“After forging my own way and living on my own in the world, moving back with my parents was a blow to my pride. It was embarrassing, and pretty taxing. I had a big vehicle and some money saved up, so I just decided to move into my car,” said Jang.

At the time, he was into fishing, and decided to drive to Newport Beach, live in his car, and fish for six months to a year. To him, the experience was just like a really long vacation. He eventually decided to move on from fishing at the beach, and return to school.

“I was actually proud of being homeless at the time. It’s a big difference between being homeless by force, and being homeless by choice,” Jang said.

One of the added levels of complexity to the issue of homelessness is the issue of personal pride. While Jang took pride in being homeless, many others do not. For them, homelessness carries an engrained awareness of social stigma and personal shame. If a professor were to attempt to inquire about a student’s living situation, then the professor may be met with a highly defensive or abrasive response.

Gomez considered how he would respond in the hypothetical situation of being homeless, given that he was raised with a strong sense of personal responsibility to take care of himself.

“I can tell you I would think ‘Well, I’m at college. There’s a locker room. I can shower. Do I have a car? Can I change my clothes? Is there a laundry mat nearby so I can wash them. I’d sure as hell make sure that no one knew because that is just the type of person that I am. If anyone even suspected me of it, I would be extremely defensive because that’s just the way that I was brought up.”

There are differences in the reasons why students are homeless. Attempting to address the issue of homelessness is complicated because, like most things in life, the right course of action depends on the circumstances. To give a generic answer to the problem of homelessness would be to oversimplify the complexity of the issue — and, according to Gomez, it would be a disservice.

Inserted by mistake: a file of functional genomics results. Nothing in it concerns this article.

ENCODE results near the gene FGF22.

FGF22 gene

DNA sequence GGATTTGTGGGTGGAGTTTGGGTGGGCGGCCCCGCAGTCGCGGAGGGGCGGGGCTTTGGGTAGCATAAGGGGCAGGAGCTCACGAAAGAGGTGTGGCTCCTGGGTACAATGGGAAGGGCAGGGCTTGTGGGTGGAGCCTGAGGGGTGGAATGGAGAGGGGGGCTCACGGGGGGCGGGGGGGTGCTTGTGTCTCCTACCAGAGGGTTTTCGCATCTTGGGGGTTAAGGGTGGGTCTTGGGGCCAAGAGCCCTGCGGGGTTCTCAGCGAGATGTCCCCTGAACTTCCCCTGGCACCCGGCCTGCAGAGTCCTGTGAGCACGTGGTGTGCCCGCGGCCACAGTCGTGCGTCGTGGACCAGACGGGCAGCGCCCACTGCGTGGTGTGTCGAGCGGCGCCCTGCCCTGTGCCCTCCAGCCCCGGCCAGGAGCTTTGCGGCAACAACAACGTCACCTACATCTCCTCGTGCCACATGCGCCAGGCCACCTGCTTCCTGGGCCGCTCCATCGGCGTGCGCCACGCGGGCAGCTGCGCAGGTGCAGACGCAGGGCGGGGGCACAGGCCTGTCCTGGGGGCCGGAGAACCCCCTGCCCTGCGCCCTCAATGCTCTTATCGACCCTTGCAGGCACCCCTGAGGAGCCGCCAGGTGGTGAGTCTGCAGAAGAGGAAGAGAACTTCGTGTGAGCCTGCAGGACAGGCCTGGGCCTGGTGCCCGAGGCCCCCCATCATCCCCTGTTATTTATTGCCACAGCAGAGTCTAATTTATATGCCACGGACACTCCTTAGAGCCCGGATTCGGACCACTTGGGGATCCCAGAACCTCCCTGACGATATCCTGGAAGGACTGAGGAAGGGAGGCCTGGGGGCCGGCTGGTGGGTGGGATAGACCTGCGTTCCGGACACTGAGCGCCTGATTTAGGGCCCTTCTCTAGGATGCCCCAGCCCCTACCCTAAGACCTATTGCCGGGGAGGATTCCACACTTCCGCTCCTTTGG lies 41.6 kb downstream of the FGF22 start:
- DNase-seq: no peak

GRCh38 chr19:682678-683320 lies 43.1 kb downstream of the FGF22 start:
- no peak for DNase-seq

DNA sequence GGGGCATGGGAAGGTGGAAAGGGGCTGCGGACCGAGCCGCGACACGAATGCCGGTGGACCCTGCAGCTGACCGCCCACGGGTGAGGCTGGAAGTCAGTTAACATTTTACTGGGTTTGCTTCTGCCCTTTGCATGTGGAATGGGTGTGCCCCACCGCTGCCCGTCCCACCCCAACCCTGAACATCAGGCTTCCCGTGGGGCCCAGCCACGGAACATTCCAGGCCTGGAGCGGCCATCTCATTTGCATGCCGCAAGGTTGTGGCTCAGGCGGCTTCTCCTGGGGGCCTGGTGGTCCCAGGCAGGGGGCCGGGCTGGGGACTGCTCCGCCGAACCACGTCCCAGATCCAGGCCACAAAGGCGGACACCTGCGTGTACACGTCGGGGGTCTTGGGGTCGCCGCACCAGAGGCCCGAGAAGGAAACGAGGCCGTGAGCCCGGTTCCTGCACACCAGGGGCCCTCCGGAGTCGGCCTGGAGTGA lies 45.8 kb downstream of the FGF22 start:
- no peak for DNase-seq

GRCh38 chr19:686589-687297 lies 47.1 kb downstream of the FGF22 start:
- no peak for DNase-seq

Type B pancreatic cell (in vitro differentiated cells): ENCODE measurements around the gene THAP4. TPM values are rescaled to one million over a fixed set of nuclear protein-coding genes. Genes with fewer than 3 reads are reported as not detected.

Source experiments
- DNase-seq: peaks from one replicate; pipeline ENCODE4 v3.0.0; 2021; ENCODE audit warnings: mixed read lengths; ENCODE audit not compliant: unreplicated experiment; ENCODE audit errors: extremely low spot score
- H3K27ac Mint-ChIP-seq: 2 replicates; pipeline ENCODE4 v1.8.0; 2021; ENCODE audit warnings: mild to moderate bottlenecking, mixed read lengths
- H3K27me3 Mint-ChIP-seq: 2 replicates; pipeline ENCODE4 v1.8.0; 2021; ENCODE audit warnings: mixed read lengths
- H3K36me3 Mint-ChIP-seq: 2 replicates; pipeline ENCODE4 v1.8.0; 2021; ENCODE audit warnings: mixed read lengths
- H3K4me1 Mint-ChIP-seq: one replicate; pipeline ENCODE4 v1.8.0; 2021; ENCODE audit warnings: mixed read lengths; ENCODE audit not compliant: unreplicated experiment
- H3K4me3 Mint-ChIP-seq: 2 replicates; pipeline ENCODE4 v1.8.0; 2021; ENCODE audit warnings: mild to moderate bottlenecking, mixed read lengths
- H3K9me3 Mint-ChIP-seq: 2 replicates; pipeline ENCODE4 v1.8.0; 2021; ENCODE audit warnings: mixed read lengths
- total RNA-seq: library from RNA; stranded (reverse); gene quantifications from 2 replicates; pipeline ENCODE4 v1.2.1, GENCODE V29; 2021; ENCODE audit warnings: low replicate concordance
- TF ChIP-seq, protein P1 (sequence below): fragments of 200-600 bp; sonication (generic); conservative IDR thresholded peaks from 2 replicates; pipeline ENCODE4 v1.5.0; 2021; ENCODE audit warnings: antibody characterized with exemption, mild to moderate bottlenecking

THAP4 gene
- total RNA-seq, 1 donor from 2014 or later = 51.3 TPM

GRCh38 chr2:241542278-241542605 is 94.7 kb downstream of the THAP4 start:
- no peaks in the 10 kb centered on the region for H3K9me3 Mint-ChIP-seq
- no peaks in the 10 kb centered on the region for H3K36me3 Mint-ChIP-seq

“The homelessness in and of itself is never going to be just that. It’s never going to be the person just doesn’t have a place to live. There are going to be a whole lot of other issues that compound the homelessness, so to try to treat the homelessness without those other compound issues is disingenuous at best,” said Gomez.

There is no one uniform answer. It depends on the student. It depends on the context. The level of personal responsibility, and the extent to which a professor might feel compelled to help a student depends on the circumstances and the student. Students have different levels of comfort when it comes to interacting with professors, and there is a difference between responsibility and being overbearing.

To resolve the issue of homelessness, the focal point cannot be simply that the individual is homeless. The uncomfortable question, “Why is this person homeless?” must be addressed.

“It depends on the student, like anything else. What one student perceives to be survivable, another student may perceive to be insurmountable,” said Gomez.

For Jang, transferring to the UC Berkeley marked a new beginning for him. Desiring the more traditional college experience, he opted out of the chosen lifestyle of being homeless, and decided to pay rent for the first time in several years.

As for June, being able to go from worrying about how to live from day-to-day, week-to-week, month-to-month, and then to yearly is progress.

“I’m not there yet, but I’m doing better than worrying how to survive day-to-day,” said June.

Substance is a publication of the Mt. San Antonio College Journalism Program. The program recently moved its newsroom over to Medium as part of a one-year experiment. Read about it here.